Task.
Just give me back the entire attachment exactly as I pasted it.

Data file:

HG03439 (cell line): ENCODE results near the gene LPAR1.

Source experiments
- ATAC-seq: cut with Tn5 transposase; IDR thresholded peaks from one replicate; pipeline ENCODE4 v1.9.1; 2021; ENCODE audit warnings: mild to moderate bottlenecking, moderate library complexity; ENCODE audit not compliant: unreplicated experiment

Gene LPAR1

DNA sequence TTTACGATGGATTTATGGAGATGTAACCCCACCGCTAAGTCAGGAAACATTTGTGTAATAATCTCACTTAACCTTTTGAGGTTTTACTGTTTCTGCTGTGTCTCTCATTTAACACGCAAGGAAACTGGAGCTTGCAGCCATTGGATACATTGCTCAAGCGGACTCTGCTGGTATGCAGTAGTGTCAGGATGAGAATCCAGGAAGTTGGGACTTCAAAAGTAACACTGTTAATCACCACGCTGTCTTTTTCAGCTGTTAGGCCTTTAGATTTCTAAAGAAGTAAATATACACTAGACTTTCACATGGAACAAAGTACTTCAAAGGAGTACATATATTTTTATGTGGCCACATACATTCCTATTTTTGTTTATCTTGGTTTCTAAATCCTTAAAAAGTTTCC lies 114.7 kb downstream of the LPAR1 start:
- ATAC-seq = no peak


HG03439 (cell line): ENCODE results near the gene LPAR1.

Source experiments
- ATAC-seq: cut with Tn5 transposase; IDR thresholded peaks from one replicate; pipeline ENCODE4 v1.9.1; 2021; ENCODE audit warnings: mild to moderate bottlenecking, moderate library complexity; ENCODE audit not compliant: unreplicated experiment

Gene LPAR1

DNA sequence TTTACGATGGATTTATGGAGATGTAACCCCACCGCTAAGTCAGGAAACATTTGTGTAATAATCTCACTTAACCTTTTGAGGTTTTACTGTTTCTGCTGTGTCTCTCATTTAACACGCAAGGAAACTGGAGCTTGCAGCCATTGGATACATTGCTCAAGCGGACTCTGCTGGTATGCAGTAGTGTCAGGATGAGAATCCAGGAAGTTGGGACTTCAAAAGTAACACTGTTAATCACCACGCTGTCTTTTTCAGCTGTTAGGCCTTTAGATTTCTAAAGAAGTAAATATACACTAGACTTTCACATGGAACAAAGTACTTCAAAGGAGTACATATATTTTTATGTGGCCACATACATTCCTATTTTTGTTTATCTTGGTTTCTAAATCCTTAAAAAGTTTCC lies 114.7 kb downstream of the LPAR1 start:
- ATAC-seq = no peak